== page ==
Tzvi Avni is one of the foremost composers of Israel today. He was born in Saarbrcken, Germany, in 1927, and came to Israel as a child. Initially self-taught he continued his studies with Abel Ehrlich and Paul Ben-Haim. In 1958 he graduated from the Israel Music Academy in Tel Aviv under Mordecai Seter and later furthered his studies in the U.S.A. at the Columbia-Princeton Electronic Music Center with Vladimir Ussachevsky and in Tanglewood with Aaron Copland and Lukas Foss. Since 1971 he has been teaching at the Jerusalem Rubin Academy of Music and Dance where he holds the position of Professor of theory and composition and served as head of the Electronic Music Studio.
His works include several orchestral pieces, chamber music for various combinations, vocal and choral music, several electronic works, as well as music for ballet, theater, art films, radio plays, etc. They have been performed world-wide by numerous soloists and ensembles and by all Israeli orchestras including the Israel Philharmonic Orchestra, The Jerusalem Symphony Orchestra, The Israel Chamber Orchestra, as well as the Berlin Radio Orchestra, the Saarland Radio Synphony Orchestra, the Brooklyn Philharmonic Orchestra, the Stuttgart Radio Orchestra, Bochum Symphony and others, under the direction of Zubin Mehta, Lukas Foss, Gary Bertini, Mendi Rodan, Yuri Aronovich, Juan Pablo Izquierdo, John Nelson, Avi Ostrowsky, Yoav Talmi, Michael Stern, Steven Sloane, Yaakov Bergman and many others. Many of his works have been printed and issued on records.
In his early works Avni followed the line of the so-called Mediterranean Style which was still prevalent in Israel in the 1950's. His encounter in the early 1960's with some of the newer trends in musical thinking, including the electronic medium, were a turning point in his style, which now became more abstract and focused on sonorism and post-Webern developments though preserving some of its former characteristics. Avni's interest in Jewish mysticism since the mid 1970's left a furher mark on his musical language in which some neo-tonal elements manifest themselves in a new synthesis.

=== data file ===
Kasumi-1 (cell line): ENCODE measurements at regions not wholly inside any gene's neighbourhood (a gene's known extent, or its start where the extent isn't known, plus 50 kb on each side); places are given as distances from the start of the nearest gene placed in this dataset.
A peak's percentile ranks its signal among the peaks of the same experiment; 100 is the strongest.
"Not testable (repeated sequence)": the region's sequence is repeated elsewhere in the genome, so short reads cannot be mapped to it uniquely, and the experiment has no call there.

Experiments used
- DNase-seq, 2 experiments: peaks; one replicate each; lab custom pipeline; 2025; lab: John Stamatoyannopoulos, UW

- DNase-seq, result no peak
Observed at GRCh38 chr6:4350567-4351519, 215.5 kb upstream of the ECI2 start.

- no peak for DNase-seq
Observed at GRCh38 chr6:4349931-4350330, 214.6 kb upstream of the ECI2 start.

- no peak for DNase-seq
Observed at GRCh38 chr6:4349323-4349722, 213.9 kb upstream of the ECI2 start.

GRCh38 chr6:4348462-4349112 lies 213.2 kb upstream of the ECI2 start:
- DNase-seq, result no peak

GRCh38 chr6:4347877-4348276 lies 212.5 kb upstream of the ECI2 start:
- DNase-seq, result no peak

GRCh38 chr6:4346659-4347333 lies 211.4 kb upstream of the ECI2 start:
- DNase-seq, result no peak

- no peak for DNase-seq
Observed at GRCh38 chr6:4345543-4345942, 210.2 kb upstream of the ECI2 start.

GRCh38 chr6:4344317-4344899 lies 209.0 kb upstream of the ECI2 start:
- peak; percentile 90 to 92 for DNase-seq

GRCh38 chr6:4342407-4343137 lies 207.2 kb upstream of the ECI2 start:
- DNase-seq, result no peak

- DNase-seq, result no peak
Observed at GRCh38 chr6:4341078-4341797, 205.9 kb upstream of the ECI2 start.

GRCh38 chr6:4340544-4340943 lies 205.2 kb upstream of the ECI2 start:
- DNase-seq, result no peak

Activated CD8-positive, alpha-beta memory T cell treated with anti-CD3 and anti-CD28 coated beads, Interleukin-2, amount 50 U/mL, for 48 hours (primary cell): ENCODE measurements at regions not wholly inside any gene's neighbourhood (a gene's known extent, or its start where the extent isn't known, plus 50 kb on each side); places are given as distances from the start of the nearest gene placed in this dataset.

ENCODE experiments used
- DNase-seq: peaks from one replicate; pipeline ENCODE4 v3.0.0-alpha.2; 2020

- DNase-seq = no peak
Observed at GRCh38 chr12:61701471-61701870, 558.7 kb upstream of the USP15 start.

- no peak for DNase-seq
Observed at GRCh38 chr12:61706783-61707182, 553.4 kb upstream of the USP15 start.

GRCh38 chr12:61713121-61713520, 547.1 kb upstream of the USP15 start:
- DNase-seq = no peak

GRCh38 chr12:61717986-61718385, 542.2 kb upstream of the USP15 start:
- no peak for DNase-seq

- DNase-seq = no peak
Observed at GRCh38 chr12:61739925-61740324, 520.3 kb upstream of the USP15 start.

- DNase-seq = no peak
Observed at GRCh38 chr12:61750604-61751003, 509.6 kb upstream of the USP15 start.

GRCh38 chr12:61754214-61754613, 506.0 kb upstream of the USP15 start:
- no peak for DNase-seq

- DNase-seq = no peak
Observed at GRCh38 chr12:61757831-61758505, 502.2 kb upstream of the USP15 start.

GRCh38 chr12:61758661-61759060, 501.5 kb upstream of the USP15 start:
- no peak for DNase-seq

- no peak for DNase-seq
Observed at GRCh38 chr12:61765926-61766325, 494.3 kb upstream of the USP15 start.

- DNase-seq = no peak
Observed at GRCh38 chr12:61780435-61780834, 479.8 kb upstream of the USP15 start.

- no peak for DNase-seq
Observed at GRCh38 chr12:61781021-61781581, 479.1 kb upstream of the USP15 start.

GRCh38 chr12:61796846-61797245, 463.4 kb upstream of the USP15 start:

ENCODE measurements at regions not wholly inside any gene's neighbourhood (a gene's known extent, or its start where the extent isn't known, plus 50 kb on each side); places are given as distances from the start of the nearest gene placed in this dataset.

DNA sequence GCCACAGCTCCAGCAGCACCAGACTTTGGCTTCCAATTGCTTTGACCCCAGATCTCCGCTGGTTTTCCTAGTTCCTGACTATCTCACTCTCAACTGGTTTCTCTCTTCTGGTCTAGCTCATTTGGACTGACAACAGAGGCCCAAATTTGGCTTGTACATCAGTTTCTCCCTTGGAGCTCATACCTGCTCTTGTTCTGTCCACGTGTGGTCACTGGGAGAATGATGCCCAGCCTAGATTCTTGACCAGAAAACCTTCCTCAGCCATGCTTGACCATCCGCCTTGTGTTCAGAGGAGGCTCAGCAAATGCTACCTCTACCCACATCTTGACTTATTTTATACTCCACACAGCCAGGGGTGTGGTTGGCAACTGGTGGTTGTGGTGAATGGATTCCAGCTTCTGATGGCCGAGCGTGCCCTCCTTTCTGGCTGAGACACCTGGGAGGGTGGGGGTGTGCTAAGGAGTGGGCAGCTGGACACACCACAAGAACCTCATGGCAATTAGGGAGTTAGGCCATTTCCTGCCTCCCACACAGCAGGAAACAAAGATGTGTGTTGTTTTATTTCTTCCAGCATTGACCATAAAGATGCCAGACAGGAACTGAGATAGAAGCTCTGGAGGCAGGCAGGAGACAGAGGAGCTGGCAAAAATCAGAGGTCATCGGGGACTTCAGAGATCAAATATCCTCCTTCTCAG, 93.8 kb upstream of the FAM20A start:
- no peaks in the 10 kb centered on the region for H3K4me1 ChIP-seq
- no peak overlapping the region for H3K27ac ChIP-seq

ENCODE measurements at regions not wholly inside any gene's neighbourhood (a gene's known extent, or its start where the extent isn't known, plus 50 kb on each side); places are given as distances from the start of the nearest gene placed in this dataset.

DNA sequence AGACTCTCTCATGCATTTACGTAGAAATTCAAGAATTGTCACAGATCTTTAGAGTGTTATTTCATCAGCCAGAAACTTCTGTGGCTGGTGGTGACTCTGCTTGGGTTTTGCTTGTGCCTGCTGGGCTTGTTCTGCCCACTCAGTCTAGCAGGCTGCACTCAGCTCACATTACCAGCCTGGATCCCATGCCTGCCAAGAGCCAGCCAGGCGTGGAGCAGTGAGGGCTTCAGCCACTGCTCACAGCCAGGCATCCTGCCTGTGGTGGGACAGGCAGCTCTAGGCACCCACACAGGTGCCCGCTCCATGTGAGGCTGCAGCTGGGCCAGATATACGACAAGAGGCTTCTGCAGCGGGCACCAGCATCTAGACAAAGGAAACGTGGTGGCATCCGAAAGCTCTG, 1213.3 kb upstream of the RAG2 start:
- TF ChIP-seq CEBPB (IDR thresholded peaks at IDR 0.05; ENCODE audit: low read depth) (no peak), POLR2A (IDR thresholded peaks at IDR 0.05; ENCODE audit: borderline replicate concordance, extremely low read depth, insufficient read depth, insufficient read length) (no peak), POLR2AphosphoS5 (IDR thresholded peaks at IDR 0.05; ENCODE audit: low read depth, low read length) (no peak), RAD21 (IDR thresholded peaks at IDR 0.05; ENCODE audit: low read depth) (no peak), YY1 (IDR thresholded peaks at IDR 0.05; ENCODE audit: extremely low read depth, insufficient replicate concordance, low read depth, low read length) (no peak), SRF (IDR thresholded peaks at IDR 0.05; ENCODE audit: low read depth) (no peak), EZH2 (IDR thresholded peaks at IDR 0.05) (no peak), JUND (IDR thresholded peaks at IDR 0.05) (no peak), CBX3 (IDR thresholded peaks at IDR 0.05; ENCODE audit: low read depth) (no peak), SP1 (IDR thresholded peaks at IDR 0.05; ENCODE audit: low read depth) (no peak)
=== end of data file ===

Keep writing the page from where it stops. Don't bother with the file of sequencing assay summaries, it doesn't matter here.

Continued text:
Avni is a recipient of several prizes, including the ACUM Prize for his life achievements (1986) and the Kuestermeier Prize awarded to him by the Germany-Israel Friendship Association (1990), The Israel Prime Minister's Prize for his life achievements (1998), the Culture Prize of the Saarland (1998) and the Israel Prize (2000).
Constantly active in Israel's public musical life, Tzvi Avni served in the past as Chairman of the Israel Composers' League and led the World Music Days which took place in Israel in 1980. For several years he was Chairman of the Music Committee of the National Council for Culture and Art, served twice as Chairman of the Jury of the Arthur Rubinstein International Piano Master Competition (in 1989 and in 1992) and is currently Chairman of the Directory Board of the Israel Jeunesses Musicales. He has been constantly lecturing and publishing articles on musical topics for professional musicians as well as for a general public.